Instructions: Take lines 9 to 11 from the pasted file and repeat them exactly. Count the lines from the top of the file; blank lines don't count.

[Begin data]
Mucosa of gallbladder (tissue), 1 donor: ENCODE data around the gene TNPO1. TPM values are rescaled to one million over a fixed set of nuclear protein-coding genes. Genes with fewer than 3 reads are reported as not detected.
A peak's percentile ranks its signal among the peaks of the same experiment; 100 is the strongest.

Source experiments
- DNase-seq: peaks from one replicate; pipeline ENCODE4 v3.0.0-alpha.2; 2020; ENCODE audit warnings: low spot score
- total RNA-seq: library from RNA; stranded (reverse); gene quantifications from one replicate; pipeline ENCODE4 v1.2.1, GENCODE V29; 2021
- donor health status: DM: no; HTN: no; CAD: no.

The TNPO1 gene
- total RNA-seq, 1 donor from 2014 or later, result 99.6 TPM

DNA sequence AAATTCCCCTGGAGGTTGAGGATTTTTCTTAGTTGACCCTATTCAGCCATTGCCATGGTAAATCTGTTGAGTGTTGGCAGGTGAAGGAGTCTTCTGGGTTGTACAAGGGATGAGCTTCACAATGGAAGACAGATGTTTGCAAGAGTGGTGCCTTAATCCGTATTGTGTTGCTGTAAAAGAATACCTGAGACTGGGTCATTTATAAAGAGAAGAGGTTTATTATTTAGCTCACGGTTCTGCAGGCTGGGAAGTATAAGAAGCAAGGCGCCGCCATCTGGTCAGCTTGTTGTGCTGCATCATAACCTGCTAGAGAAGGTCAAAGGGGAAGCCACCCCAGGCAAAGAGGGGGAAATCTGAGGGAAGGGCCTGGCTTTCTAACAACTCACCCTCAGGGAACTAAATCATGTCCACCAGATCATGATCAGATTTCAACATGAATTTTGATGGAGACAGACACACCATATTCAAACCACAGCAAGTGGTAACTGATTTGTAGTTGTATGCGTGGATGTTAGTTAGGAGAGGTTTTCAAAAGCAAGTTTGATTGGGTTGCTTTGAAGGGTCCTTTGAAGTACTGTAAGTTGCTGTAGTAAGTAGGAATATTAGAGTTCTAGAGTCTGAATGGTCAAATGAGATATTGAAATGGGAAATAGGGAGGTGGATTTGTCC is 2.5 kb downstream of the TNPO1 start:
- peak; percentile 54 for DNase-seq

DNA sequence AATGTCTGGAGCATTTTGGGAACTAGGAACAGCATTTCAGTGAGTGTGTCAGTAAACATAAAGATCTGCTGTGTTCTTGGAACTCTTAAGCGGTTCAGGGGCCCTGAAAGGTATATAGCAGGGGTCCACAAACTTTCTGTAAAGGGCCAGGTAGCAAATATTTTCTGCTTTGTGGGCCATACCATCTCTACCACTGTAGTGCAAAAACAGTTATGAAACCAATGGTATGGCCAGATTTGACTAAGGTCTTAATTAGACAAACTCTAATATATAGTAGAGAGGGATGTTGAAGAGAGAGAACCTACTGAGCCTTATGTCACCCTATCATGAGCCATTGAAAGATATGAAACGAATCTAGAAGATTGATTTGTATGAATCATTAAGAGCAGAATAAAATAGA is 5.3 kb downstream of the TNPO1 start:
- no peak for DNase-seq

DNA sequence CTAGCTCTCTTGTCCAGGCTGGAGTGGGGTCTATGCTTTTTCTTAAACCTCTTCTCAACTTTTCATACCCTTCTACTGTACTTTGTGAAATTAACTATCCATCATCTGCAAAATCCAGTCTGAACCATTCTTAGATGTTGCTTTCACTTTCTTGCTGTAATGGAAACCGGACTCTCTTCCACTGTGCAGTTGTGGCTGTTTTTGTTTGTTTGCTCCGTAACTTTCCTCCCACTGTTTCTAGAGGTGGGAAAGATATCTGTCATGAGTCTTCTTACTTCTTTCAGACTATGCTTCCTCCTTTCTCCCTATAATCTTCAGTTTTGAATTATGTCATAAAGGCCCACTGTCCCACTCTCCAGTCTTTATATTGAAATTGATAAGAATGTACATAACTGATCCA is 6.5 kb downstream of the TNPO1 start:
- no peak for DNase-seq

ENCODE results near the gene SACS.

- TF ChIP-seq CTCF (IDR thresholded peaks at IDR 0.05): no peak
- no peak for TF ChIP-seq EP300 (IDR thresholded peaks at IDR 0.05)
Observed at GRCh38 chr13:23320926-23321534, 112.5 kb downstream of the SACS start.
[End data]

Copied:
DNA sequence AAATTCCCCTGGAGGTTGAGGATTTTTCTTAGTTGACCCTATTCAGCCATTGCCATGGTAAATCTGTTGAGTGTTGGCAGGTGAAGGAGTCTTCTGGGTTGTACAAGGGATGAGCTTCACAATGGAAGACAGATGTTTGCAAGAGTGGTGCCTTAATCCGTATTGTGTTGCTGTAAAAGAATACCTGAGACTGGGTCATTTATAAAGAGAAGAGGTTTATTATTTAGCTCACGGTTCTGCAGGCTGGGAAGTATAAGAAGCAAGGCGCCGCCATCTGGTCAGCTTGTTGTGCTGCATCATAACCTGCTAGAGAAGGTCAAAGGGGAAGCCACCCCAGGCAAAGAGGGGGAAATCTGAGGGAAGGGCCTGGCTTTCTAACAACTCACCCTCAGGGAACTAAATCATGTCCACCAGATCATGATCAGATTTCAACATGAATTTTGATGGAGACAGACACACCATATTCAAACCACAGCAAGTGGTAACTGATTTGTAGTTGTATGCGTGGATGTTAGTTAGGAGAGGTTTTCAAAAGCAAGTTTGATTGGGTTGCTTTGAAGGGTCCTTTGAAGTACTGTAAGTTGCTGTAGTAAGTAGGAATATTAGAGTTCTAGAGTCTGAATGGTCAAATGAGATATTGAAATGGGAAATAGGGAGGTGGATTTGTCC is 2.5 kb downstream of the TNPO1 start:
- peak; percentile 54 for DNase-seq

DNA sequence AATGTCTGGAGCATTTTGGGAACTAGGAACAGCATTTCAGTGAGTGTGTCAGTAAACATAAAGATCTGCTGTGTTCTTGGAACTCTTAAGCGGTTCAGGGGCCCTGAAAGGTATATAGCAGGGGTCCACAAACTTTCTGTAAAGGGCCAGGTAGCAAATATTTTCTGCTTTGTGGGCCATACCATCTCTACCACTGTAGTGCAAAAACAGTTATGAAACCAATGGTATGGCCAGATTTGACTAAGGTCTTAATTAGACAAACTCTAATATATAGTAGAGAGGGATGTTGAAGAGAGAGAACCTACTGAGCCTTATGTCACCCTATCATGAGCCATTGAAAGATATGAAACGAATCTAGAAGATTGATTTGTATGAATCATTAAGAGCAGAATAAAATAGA is 5.3 kb downstream of the TNPO1 start: